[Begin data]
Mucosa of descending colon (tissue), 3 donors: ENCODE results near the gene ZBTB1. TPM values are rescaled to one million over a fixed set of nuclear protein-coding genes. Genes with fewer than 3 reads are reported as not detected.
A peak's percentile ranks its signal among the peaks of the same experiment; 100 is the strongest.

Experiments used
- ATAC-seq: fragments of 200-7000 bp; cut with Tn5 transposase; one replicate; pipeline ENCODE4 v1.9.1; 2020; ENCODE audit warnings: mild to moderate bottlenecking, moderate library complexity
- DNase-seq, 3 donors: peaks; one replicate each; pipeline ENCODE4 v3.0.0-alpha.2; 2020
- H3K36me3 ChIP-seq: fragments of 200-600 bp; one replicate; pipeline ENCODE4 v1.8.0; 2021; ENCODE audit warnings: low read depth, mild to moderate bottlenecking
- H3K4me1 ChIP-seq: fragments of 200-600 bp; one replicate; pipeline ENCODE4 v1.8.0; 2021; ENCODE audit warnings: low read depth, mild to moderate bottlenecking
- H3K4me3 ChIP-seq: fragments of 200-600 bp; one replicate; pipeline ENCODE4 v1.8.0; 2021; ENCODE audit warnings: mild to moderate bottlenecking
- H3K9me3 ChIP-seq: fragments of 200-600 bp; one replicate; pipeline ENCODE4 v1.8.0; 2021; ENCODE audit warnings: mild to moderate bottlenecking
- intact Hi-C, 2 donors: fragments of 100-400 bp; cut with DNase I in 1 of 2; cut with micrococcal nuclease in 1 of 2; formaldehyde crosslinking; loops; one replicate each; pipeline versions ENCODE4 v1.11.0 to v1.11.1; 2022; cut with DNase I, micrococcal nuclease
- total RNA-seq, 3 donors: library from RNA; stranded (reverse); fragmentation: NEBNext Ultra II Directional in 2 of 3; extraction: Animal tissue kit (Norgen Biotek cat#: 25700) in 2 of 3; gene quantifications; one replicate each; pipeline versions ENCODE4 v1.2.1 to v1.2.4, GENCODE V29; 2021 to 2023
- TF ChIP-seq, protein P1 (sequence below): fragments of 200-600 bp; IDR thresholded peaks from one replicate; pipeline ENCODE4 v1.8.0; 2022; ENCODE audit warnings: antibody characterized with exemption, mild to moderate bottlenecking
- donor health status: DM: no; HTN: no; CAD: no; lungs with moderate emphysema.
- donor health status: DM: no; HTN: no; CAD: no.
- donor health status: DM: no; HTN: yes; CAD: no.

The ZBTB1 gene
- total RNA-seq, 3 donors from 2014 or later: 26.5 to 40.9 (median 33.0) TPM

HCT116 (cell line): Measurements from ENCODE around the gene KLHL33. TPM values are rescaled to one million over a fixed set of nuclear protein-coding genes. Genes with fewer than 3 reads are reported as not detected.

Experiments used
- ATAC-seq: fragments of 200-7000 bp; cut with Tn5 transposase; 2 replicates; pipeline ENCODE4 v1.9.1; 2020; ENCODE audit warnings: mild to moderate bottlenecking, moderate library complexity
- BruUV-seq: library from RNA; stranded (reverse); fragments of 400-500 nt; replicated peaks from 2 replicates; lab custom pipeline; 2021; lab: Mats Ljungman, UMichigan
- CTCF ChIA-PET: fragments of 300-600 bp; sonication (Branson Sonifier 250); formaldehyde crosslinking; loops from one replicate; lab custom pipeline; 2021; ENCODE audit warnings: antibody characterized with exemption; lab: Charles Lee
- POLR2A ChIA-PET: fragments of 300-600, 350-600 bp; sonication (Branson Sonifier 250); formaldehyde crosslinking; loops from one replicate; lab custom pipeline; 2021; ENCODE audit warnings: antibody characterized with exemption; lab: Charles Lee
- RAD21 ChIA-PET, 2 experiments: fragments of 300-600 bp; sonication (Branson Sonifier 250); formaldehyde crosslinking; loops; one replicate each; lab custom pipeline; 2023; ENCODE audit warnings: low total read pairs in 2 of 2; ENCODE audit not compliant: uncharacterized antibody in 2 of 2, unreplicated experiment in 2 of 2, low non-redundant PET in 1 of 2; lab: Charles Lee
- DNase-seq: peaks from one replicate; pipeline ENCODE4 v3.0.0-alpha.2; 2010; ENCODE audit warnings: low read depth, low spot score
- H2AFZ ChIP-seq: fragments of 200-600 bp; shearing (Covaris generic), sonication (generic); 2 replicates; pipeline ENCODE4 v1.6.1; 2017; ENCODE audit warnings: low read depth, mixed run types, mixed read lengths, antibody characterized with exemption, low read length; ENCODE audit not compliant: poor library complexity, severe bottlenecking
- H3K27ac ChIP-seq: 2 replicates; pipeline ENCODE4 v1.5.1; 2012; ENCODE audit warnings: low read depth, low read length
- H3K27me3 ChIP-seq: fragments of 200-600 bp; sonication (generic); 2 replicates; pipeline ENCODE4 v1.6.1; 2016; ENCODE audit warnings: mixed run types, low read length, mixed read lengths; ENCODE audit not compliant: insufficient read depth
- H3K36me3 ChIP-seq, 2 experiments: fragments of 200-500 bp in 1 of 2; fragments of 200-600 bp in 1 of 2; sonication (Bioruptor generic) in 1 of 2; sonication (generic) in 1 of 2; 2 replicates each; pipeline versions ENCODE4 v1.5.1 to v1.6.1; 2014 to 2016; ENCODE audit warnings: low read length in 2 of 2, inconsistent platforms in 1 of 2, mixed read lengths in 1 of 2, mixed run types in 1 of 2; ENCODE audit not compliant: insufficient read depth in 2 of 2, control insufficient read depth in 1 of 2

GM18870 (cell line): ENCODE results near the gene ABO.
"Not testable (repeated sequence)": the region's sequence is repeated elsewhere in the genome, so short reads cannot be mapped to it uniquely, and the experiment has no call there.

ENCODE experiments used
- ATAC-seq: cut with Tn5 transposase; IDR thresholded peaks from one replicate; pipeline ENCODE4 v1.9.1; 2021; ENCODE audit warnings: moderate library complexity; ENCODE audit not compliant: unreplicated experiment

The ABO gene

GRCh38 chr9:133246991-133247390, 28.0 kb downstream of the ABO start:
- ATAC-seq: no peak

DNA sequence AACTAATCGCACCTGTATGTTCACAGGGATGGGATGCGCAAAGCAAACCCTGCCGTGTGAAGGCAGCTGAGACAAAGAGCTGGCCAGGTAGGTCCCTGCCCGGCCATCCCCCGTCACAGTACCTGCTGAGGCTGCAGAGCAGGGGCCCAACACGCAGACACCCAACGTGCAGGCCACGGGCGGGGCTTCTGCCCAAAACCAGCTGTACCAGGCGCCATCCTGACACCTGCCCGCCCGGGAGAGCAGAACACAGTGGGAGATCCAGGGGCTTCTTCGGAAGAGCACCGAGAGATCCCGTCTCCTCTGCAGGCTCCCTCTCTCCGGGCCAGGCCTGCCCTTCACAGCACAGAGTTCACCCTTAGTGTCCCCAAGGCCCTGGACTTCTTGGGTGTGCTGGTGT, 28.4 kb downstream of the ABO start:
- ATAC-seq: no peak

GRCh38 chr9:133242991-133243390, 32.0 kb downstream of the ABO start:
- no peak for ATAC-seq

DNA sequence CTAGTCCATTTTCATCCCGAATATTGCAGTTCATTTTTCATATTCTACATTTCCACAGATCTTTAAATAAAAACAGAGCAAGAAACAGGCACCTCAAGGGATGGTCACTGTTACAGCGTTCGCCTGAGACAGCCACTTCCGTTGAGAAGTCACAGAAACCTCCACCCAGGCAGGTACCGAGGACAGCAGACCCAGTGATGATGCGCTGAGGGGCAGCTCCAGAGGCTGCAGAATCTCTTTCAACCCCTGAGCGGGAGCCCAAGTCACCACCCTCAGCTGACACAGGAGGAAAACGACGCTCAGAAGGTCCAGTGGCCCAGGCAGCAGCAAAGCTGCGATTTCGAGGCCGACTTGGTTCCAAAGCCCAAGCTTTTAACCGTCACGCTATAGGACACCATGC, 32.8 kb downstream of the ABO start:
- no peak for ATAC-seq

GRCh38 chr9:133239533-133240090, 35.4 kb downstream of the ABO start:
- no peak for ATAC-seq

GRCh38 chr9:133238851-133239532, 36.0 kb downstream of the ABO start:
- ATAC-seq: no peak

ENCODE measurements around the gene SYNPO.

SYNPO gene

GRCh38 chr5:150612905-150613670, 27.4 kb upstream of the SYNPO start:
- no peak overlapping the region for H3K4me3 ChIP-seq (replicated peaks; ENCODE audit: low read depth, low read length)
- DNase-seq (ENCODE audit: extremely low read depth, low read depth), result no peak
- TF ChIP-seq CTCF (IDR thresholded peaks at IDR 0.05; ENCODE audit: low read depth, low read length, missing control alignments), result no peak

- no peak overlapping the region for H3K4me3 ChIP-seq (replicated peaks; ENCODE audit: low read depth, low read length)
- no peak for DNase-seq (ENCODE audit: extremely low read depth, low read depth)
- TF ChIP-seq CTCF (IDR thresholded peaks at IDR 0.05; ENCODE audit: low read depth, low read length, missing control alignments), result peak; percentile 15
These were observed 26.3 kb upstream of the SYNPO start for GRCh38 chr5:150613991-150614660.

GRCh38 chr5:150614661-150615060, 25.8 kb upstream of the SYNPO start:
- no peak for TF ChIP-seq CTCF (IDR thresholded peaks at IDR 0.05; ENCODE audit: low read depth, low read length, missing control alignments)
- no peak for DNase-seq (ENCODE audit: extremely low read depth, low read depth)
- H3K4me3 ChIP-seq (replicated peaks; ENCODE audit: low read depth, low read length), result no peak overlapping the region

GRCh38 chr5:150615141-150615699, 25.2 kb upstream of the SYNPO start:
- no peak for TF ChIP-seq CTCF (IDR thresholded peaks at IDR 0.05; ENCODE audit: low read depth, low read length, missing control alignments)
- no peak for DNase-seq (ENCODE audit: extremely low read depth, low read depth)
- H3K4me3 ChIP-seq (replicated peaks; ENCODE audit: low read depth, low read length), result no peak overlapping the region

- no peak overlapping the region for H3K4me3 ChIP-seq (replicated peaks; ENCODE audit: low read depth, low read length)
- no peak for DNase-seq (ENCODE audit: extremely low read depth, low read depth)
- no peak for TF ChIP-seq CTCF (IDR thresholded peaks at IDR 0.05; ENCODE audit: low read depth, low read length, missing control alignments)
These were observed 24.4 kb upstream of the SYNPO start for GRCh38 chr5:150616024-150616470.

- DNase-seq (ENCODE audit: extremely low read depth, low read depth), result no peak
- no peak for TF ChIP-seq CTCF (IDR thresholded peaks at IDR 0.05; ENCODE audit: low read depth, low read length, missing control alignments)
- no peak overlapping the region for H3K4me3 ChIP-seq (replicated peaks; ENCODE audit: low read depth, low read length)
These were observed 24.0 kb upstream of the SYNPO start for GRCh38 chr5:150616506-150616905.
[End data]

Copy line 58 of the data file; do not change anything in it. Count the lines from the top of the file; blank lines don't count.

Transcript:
- no peak for TF ChIP-seq CTCF (IDR thresholded peaks at IDR 0.05; ENCODE audit: low read depth, low read length, missing control alignments)